Philip Dickey, MPH, is a partner and director of human resource services at DoctorsManagement, a full-service consulting and management firm for medical practices. Dickey stresses the importance of education and preparation in planning a family and a medical career. “One of the things we do in HR is keep people from being unhappily surprised about things,” he said. “That means availing yourself of the information and benefits available, including what the employer will provide in terms of time off and the processes and policies in place within that organization to make it happen. It means being a self advocate for you and your family.”
Residency is often a young physician’s first experience with an employment contract, after many non-earning, benefit-free years of medical school. She may not recognize the potential deficits implied in a vague reference to “paid maternity leave” or “paid parental leave” and may not consider a few key questions, such as:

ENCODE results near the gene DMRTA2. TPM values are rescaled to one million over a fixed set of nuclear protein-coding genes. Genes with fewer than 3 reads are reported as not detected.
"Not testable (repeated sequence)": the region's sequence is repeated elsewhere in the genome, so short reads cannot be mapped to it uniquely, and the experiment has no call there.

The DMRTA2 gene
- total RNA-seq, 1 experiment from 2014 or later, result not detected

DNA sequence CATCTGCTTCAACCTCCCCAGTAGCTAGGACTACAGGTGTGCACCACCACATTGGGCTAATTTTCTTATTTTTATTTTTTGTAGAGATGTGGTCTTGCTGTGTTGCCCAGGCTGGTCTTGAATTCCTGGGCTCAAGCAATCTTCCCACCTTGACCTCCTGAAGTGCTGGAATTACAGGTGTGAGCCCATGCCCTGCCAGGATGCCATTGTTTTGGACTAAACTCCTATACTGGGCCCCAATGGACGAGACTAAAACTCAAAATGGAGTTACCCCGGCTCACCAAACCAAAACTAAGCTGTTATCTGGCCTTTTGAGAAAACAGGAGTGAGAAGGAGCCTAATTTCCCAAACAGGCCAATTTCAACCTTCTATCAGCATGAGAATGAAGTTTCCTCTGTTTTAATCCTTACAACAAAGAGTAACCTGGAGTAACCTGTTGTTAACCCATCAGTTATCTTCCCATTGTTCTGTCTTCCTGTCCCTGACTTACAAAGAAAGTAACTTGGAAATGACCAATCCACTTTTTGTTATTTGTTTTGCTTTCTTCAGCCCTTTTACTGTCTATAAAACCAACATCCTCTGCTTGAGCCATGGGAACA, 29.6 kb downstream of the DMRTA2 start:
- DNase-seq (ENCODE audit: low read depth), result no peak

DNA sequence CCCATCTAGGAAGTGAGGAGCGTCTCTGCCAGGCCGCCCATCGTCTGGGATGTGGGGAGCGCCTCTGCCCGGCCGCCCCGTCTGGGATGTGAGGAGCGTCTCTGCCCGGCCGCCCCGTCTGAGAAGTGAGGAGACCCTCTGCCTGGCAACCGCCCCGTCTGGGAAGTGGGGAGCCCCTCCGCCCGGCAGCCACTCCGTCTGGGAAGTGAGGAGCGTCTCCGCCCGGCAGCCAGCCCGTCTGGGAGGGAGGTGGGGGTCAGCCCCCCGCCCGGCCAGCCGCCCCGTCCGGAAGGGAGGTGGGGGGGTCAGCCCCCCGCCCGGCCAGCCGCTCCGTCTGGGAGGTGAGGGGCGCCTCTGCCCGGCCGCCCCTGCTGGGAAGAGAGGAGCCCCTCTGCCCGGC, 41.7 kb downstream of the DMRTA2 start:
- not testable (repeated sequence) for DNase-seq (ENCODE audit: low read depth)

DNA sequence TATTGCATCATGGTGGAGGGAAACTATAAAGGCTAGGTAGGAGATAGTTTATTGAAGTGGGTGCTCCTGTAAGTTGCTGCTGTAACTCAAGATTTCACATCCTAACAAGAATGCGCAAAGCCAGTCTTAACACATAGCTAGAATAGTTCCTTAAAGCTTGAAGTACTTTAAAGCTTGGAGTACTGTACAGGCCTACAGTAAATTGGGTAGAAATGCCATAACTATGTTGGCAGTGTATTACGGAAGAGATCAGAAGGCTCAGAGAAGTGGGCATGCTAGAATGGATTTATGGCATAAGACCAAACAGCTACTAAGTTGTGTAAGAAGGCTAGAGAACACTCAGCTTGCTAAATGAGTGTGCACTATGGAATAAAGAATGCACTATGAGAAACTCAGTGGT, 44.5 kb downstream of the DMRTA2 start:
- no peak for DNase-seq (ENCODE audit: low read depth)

- How much paid (and unpaid) leave time is provided?
- Does “paid” mean full pay or partial pay?
- Are these benefits specific to the program, or are they based on existing federal and/or state law options, such as the Family and Medical Leave Act and short-term disability?
- Is it possible for me to completely meet program criteria and take care of my and my baby’s needs?
- Does the program provide paternity leave, and what are the terms?
“Requirements for most, if not all, specialties state that residents need to participate in 46 out of every 52 weeks of each academic year,” said Templeton. “If a resident needs to take time off as a new parent, this needs to be planned ahead of time. If additional time needs to be taken, then training will be extended to cover this. Although this is feasible, it can place additional burdens on the training program, as they need to apply to have an additional resident for that period of time, secure funding to pay for the resident, etc. With funding for GME already extremely tight, this can be challenging.”